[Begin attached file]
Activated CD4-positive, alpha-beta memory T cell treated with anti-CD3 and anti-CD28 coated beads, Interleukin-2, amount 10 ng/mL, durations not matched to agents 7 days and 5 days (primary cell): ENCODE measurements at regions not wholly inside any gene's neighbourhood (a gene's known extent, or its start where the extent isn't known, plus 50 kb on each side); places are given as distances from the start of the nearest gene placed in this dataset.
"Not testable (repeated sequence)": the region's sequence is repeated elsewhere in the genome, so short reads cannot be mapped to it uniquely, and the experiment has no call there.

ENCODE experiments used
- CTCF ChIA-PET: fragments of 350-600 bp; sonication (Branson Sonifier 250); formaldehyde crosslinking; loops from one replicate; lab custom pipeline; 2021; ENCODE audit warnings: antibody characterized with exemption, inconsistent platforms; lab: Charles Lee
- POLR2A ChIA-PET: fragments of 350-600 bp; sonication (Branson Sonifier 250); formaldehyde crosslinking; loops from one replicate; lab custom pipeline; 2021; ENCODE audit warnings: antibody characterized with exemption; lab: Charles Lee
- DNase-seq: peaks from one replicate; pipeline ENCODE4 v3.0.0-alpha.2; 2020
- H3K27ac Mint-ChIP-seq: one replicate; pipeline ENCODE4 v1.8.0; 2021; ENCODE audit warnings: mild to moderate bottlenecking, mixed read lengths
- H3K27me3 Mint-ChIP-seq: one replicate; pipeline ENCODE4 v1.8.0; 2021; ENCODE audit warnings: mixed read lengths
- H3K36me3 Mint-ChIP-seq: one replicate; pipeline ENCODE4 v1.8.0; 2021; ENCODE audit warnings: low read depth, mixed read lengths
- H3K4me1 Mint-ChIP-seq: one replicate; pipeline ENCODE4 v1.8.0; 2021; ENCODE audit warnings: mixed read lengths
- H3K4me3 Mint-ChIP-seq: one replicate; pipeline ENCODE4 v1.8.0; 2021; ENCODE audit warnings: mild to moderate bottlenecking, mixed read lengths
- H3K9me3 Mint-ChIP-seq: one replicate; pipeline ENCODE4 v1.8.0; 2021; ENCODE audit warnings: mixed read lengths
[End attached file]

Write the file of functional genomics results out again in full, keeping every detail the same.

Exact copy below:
Activated CD4-positive, alpha-beta memory T cell treated with anti-CD3 and anti-CD28 coated beads, Interleukin-2, amount 10 ng/mL, durations not matched to agents 7 days and 5 days (primary cell): ENCODE measurements at regions not wholly inside any gene's neighbourhood (a gene's known extent, or its start where the extent isn't known, plus 50 kb on each side); places are given as distances from the start of the nearest gene placed in this dataset.
"Not testable (repeated sequence)": the region's sequence is repeated elsewhere in the genome, so short reads cannot be mapped to it uniquely, and the experiment has no call there.

ENCODE experiments used
- CTCF ChIA-PET: fragments of 350-600 bp; sonication (Branson Sonifier 250); formaldehyde crosslinking; loops from one replicate; lab custom pipeline; 2021; ENCODE audit warnings: antibody characterized with exemption, inconsistent platforms; lab: Charles Lee
- POLR2A ChIA-PET: fragments of 350-600 bp; sonication (Branson Sonifier 250); formaldehyde crosslinking; loops from one replicate; lab custom pipeline; 2021; ENCODE audit warnings: antibody characterized with exemption; lab: Charles Lee
- DNase-seq: peaks from one replicate; pipeline ENCODE4 v3.0.0-alpha.2; 2020
- H3K27ac Mint-ChIP-seq: one replicate; pipeline ENCODE4 v1.8.0; 2021; ENCODE audit warnings: mild to moderate bottlenecking, mixed read lengths
- H3K27me3 Mint-ChIP-seq: one replicate; pipeline ENCODE4 v1.8.0; 2021; ENCODE audit warnings: mixed read lengths
- H3K36me3 Mint-ChIP-seq: one replicate; pipeline ENCODE4 v1.8.0; 2021; ENCODE audit warnings: low read depth, mixed read lengths
- H3K4me1 Mint-ChIP-seq: one replicate; pipeline ENCODE4 v1.8.0; 2021; ENCODE audit warnings: mixed read lengths
- H3K4me3 Mint-ChIP-seq: one replicate; pipeline ENCODE4 v1.8.0; 2021; ENCODE audit warnings: mild to moderate bottlenecking, mixed read lengths
- H3K9me3 Mint-ChIP-seq: one replicate; pipeline ENCODE4 v1.8.0; 2021; ENCODE audit warnings: mixed read lengths